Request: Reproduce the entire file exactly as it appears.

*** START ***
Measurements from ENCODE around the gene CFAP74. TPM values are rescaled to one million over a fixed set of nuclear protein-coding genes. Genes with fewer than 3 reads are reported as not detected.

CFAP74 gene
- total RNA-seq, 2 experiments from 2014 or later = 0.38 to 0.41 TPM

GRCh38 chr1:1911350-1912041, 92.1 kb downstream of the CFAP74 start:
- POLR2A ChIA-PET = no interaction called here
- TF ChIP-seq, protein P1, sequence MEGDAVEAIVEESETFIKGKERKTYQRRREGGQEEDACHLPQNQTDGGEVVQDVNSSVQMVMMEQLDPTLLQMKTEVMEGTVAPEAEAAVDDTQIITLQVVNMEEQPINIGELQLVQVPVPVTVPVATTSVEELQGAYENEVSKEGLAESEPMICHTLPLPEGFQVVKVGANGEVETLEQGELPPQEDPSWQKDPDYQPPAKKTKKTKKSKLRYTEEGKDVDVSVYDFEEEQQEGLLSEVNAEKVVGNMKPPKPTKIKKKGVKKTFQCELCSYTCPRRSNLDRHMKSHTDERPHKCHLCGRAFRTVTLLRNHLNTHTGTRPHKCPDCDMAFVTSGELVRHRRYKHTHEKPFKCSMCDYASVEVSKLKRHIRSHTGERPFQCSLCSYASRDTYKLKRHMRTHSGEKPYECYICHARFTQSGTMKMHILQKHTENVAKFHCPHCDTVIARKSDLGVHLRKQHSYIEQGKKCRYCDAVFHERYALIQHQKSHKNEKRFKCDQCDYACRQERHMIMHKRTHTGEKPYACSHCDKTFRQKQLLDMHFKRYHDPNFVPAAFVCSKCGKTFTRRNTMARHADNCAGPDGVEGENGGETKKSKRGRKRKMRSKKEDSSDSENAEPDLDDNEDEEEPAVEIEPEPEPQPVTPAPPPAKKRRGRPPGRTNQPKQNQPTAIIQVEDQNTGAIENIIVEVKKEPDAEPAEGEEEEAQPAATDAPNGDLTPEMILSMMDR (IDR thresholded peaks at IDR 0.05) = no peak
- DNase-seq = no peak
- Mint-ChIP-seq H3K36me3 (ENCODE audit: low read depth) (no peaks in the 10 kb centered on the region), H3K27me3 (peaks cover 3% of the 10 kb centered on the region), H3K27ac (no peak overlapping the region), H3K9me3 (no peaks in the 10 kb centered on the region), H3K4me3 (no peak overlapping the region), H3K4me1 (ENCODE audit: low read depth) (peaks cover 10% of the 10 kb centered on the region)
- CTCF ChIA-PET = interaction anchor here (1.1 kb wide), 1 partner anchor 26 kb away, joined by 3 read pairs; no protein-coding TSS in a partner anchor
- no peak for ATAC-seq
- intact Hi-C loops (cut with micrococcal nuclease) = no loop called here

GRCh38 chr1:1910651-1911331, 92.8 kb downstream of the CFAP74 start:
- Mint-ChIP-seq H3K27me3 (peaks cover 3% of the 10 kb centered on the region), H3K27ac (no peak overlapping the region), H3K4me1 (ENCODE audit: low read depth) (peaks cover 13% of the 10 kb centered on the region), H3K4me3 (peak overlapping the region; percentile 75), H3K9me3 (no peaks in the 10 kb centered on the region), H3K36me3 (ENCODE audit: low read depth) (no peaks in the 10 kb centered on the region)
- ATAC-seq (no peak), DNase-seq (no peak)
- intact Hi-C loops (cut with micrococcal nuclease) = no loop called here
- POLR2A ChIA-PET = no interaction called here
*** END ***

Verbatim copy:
Measurements from ENCODE around the gene CFAP74. TPM values are rescaled to one million over a fixed set of nuclear protein-coding genes. Genes with fewer than 3 reads are reported as not detected.

CFAP74 gene
- total RNA-seq, 2 experiments from 2014 or later = 0.38 to 0.41 TPM

GRCh38 chr1:1911350-1912041, 92.1 kb downstream of the CFAP74 start:
- POLR2A ChIA-PET = no interaction called here
- TF ChIP-seq, protein P1, sequence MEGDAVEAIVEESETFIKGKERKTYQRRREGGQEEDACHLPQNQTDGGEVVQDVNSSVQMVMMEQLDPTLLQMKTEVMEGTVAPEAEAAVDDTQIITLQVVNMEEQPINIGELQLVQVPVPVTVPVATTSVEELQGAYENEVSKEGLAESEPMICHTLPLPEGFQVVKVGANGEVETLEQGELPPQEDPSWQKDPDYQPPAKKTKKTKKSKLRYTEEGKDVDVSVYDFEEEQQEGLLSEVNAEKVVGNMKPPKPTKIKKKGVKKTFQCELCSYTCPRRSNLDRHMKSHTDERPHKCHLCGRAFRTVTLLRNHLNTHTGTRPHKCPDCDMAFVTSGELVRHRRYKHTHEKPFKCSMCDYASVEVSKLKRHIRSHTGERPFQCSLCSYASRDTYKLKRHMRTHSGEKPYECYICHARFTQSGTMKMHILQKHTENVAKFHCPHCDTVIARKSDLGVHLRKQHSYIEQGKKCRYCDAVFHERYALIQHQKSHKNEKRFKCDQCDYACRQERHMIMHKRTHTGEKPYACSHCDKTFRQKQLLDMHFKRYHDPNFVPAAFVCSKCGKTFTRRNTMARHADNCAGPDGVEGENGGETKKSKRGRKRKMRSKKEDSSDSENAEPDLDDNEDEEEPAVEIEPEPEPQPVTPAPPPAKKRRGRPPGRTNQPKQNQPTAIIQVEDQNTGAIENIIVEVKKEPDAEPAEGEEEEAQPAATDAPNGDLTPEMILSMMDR (IDR thresholded peaks at IDR 0.05) = no peak
- DNase-seq = no peak
- Mint-ChIP-seq H3K36me3 (ENCODE audit: low read depth) (no peaks in the 10 kb centered on the region), H3K27me3 (peaks cover 3% of the 10 kb centered on the region), H3K27ac (no peak overlapping the region), H3K9me3 (no peaks in the 10 kb centered on the region), H3K4me3 (no peak overlapping the region), H3K4me1 (ENCODE audit: low read depth) (peaks cover 10% of the 10 kb centered on the region)
- CTCF ChIA-PET = interaction anchor here (1.1 kb wide), 1 partner anchor 26 kb away, joined by 3 read pairs; no protein-coding TSS in a partner anchor
- no peak for ATAC-seq
- intact Hi-C loops (cut with micrococcal nuclease) = no loop called here

GRCh38 chr1:1910651-1911331, 92.8 kb downstream of the CFAP74 start:
- Mint-ChIP-seq H3K27me3 (peaks cover 3% of the 10 kb centered on the region), H3K27ac (no peak overlapping the region), H3K4me1 (ENCODE audit: low read depth) (peaks cover 13% of the 10 kb centered on the region), H3K4me3 (peak overlapping the region; percentile 75), H3K9me3 (no peaks in the 10 kb centered on the region), H3K36me3 (ENCODE audit: low read depth) (no peaks in the 10 kb centered on the region)
- ATAC-seq (no peak), DNase-seq (no peak)
- intact Hi-C loops (cut with micrococcal nuclease) = no loop called here
- POLR2A ChIA-PET = no interaction called here